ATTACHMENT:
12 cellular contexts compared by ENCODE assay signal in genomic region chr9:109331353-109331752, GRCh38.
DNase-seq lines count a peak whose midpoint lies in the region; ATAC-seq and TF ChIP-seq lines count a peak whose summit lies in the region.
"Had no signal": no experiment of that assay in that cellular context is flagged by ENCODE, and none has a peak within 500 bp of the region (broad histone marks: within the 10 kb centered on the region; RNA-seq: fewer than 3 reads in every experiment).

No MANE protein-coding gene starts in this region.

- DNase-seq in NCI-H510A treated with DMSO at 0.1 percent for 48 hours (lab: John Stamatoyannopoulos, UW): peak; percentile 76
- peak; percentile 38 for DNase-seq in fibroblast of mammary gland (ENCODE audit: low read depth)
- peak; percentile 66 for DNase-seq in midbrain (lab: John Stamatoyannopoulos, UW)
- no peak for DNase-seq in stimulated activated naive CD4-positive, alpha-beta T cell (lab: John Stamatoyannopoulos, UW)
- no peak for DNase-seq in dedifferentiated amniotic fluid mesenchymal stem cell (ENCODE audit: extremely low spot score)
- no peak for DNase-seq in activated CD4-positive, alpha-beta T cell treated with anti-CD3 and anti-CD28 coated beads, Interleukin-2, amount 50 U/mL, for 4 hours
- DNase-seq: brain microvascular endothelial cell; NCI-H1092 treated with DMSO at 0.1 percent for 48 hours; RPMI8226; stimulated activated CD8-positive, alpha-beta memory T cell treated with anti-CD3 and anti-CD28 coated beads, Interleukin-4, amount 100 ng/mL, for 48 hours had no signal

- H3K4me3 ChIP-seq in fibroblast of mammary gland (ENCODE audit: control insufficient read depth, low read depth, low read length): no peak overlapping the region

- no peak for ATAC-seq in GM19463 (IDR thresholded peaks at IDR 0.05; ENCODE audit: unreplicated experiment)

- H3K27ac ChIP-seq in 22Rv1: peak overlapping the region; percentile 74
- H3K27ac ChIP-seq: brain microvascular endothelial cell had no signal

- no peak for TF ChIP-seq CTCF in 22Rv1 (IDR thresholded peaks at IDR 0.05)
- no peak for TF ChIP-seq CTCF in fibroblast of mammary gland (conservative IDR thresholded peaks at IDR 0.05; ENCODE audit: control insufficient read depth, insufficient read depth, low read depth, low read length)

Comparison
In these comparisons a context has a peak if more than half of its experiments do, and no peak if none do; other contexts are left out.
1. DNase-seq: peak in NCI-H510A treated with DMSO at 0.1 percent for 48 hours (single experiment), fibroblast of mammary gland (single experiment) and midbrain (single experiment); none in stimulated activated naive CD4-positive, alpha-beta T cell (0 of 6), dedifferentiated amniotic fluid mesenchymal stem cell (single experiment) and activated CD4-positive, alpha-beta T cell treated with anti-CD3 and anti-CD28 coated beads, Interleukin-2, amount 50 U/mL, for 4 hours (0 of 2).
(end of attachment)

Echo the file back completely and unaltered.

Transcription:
12 cellular contexts compared by ENCODE assay signal in genomic region chr9:109331353-109331752, GRCh38.
DNase-seq lines count a peak whose midpoint lies in the region; ATAC-seq and TF ChIP-seq lines count a peak whose summit lies in the region.
"Had no signal": no experiment of that assay in that cellular context is flagged by ENCODE, and none has a peak within 500 bp of the region (broad histone marks: within the 10 kb centered on the region; RNA-seq: fewer than 3 reads in every experiment).

No MANE protein-coding gene starts in this region.

- DNase-seq in NCI-H510A treated with DMSO at 0.1 percent for 48 hours (lab: John Stamatoyannopoulos, UW): peak; percentile 76
- peak; percentile 38 for DNase-seq in fibroblast of mammary gland (ENCODE audit: low read depth)
- peak; percentile 66 for DNase-seq in midbrain (lab: John Stamatoyannopoulos, UW)
- no peak for DNase-seq in stimulated activated naive CD4-positive, alpha-beta T cell (lab: John Stamatoyannopoulos, UW)
- no peak for DNase-seq in dedifferentiated amniotic fluid mesenchymal stem cell (ENCODE audit: extremely low spot score)
- no peak for DNase-seq in activated CD4-positive, alpha-beta T cell treated with anti-CD3 and anti-CD28 coated beads, Interleukin-2, amount 50 U/mL, for 4 hours
- DNase-seq: brain microvascular endothelial cell; NCI-H1092 treated with DMSO at 0.1 percent for 48 hours; RPMI8226; stimulated activated CD8-positive, alpha-beta memory T cell treated with anti-CD3 and anti-CD28 coated beads, Interleukin-4, amount 100 ng/mL, for 48 hours had no signal

- H3K4me3 ChIP-seq in fibroblast of mammary gland (ENCODE audit: control insufficient read depth, low read depth, low read length): no peak overlapping the region

- no peak for ATAC-seq in GM19463 (IDR thresholded peaks at IDR 0.05; ENCODE audit: unreplicated experiment)

- H3K27ac ChIP-seq in 22Rv1: peak overlapping the region; percentile 74
- H3K27ac ChIP-seq: brain microvascular endothelial cell had no signal

- no peak for TF ChIP-seq CTCF in 22Rv1 (IDR thresholded peaks at IDR 0.05)
- no peak for TF ChIP-seq CTCF in fibroblast of mammary gland (conservative IDR thresholded peaks at IDR 0.05; ENCODE audit: control insufficient read depth, insufficient read depth, low read depth, low read length)

Comparison
In these comparisons a context has a peak if more than half of its experiments do, and no peak if none do; other contexts are left out.
1. DNase-seq: peak in NCI-H510A treated with DMSO at 0.1 percent for 48 hours (single experiment), fibroblast of mammary gland (single experiment) and midbrain (single experiment); none in stimulated activated naive CD4-positive, alpha-beta T cell (0 of 6), dedifferentiated amniotic fluid mesenchymal stem cell (single experiment) and activated CD4-positive, alpha-beta T cell treated with anti-CD3 and anti-CD28 coated beads, Interleukin-2, amount 50 U/mL, for 4 hours (0 of 2).